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Governor candidates sharpen differences

Kitzhaber, Richardson jab during first debate at newspaper gathering


by: COURTESY OF ONPA/SCOTT WASHBURN - State Rep. Dennis Richardson made a point during Fridays debate with Gov. John Kitzhaber before newspaper publishers and editors in Salem. It was the first joint appearance of the two gubernatorial candidates in the 2014 election.Democratic Gov. John Kitzhaber and Republican rival Dennis Richardson have laid out clear differences for the fall campaign.

Richardson seeks to paint Kitzhaber as someone voters should not have elected a record third time, let alone win a fourth term on Nov. 4.

During their first joint appearance last week in Salem, Richardson played up the failures of the Cover Oregon website and the Columbia River Crossing, labeling Kitzhaber as an absentee governor during the past four years.

“Our governor no longer has the passion to serve and is hurting our state,” said Richardson, a lawyer and five-term state representative from Southern Oregon.

Richardson also jabbed Kitzhaber on the governor's vacation time, his time in Portland — where Kitzhaber has a home — and even his 2013 trip to Bhutan for a conference to study alternative progress measures, including "gross national happiness."

Kitzhaber says Oregon continues to be a national leader in expanding health care, reorganizing education and restraining prison and pubic pension costs. He says he, not the more conservative Richardson, is best positioned to lead.

“That’s what this job is really about, the ability to find and hold the operational political center, set a vision for Oregon and bring Oregonians together in a common cause to achieve a common purpose,” said Kitzhaber, a physician and a legislator for 14 years before two previous terms as governor from 1995 to 2003.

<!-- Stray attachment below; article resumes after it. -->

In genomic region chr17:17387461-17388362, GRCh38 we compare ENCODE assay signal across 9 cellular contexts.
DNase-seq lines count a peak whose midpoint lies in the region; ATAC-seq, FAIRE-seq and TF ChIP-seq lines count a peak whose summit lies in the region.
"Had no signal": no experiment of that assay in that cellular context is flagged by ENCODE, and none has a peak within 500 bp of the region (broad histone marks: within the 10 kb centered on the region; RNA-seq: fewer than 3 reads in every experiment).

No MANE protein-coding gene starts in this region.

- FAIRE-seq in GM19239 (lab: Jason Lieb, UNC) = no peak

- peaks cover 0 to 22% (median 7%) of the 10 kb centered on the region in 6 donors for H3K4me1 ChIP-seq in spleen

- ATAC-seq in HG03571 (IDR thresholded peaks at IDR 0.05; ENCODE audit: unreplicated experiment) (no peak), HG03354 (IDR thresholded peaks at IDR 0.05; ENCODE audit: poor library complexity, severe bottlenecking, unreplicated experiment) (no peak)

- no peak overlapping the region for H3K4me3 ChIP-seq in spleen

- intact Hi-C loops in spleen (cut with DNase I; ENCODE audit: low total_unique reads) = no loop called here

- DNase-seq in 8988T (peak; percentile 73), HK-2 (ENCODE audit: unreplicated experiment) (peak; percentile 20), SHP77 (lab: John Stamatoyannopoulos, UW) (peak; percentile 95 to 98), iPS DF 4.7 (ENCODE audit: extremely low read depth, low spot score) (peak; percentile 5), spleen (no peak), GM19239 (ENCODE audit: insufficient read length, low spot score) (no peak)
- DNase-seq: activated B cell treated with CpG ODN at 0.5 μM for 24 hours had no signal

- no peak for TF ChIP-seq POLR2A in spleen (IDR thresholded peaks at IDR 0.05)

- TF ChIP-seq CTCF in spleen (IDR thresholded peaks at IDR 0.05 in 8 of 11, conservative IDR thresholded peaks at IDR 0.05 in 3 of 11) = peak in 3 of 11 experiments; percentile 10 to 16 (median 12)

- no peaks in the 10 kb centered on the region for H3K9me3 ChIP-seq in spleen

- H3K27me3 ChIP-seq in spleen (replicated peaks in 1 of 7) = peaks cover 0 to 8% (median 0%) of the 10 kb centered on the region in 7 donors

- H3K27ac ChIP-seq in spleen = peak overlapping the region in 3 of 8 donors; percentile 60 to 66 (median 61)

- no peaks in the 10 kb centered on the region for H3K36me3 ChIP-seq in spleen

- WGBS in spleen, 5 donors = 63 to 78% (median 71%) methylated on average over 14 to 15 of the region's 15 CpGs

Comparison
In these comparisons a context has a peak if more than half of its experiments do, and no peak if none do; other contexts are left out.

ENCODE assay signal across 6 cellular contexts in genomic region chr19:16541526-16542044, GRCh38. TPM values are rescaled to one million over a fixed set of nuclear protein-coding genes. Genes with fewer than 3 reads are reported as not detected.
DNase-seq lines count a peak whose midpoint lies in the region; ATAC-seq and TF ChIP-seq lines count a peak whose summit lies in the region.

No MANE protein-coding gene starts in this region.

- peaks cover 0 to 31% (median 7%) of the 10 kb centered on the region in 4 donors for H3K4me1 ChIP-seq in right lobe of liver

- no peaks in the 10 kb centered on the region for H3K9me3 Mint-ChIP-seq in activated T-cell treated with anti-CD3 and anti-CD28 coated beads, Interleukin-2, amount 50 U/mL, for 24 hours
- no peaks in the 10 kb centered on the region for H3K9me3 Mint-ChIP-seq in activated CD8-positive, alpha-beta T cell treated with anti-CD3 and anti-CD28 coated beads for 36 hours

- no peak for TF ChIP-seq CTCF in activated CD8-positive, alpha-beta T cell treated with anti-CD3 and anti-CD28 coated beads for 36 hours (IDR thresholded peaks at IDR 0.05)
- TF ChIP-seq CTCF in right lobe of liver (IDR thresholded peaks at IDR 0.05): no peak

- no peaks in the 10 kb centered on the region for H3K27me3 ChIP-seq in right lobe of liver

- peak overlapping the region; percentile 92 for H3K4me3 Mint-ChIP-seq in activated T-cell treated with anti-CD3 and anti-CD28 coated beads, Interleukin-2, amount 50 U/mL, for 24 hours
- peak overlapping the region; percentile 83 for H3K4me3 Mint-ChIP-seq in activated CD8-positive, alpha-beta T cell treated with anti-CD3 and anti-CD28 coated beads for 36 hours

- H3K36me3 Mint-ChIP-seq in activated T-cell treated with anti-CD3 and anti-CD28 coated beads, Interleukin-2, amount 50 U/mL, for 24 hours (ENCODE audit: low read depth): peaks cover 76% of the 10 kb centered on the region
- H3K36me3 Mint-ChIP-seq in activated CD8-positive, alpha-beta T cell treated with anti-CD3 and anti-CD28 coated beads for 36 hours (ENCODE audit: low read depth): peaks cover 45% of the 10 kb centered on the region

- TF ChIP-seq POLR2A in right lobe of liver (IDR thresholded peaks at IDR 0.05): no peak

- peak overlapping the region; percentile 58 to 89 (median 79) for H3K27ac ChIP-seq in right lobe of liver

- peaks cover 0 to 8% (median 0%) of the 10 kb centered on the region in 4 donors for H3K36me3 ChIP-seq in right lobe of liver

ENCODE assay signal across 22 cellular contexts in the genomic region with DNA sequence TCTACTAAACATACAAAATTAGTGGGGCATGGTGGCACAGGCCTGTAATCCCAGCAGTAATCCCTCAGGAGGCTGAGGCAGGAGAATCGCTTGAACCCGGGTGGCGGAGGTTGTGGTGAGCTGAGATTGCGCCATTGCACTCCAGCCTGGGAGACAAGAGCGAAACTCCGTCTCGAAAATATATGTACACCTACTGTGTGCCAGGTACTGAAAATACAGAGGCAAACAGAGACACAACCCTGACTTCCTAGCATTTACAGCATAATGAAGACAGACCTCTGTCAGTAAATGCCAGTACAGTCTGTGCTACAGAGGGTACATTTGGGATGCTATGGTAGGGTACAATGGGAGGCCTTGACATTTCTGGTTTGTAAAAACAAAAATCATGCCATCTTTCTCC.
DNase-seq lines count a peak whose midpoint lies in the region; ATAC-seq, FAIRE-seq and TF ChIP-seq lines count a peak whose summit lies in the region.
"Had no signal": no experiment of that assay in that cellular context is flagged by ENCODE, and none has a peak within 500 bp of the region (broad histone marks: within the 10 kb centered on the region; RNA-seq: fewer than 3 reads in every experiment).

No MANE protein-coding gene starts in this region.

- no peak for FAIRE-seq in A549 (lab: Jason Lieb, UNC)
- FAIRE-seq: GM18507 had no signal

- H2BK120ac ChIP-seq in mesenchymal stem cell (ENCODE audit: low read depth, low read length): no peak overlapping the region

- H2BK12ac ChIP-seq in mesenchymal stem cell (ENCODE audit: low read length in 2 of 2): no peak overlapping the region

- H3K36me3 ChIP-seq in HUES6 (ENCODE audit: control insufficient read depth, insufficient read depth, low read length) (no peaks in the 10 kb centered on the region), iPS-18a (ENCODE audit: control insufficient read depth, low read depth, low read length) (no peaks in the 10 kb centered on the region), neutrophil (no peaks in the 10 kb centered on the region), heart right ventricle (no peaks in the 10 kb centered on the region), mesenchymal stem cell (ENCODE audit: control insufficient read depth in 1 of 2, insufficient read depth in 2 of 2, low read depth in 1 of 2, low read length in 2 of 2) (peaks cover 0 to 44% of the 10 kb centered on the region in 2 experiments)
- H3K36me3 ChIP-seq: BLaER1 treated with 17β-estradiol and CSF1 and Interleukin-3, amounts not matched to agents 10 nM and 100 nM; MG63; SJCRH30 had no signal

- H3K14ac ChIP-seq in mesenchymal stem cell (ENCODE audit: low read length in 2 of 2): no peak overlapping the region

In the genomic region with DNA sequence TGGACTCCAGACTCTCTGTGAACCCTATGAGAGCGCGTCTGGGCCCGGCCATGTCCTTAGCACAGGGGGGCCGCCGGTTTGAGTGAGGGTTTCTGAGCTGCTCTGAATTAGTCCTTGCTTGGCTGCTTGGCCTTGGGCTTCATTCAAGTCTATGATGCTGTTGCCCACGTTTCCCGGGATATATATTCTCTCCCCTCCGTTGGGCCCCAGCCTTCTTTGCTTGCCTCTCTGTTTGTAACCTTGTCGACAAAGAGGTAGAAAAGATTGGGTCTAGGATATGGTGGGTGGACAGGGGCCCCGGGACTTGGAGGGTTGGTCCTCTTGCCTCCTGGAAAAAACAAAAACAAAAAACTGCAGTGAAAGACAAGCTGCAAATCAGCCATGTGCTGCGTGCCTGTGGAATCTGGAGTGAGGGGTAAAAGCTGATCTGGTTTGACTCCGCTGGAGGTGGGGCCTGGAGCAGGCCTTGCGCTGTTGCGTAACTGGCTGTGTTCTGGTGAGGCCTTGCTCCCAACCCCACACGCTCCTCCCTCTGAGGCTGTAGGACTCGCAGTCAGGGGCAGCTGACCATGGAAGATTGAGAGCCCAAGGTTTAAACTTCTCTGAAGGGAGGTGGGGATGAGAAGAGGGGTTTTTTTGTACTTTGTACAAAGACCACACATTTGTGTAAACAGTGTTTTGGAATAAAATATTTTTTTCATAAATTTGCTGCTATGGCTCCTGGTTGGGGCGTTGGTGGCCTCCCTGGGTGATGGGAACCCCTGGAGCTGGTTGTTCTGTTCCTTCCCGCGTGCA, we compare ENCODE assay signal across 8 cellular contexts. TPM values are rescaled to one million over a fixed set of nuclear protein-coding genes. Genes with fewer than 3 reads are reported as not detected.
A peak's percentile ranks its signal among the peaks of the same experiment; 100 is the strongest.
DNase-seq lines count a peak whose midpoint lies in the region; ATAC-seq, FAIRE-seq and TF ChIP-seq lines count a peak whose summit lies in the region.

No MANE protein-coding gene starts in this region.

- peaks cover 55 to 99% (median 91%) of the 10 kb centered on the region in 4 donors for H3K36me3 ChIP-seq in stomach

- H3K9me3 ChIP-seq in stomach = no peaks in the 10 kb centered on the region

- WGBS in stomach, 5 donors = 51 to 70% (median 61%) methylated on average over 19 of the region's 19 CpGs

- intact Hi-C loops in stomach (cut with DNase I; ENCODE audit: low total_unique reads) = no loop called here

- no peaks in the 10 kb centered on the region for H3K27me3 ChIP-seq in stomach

Richardson and Kitzhaber responded to common questions from a panel of journalists at the summer meeting of the Oregon Newspaper Publishers Association, which traditionally sponsors such a forum.

They agree on a few points, including a ballot measure to institute a top-two primary like that used in California and Washington, despite opposition from their parties, and a zero-tolerance policy toward sexual assaults on college campuses. Richardson says the primary change should be "seriously considered."

They also agree that Oregon lawmakers would have to step in if voters approve a pending ballot measure to legalize marijuana for recreational use. Officials are still verifying signatures for it.

Although Kitzhaber says he opposes such a measure, “I believe that legalization of marijuana is inevitable in this state and it’s important that we get ahead of that.”

Richardson declined to state his position — “it’s going to be determined by the voters” — but says Oregon should take note of what unfolds in Washington and Colorado, where voters legalized it in 2012.

They have not yet announced whether there will be other joint appearances in the fall campaign. During 2010, Kitzhaber and Republican Chris Dudley had just one such appearance.

On the attack

Richardson begins the campaign at a huge disadvantage in fundraising — Kitzhaber has almost $1 million on hand, compared with less than $100,000 for Richardson — and it’s been 32 years since Republican Vic Atiyeh won re-election as governor of Oregon.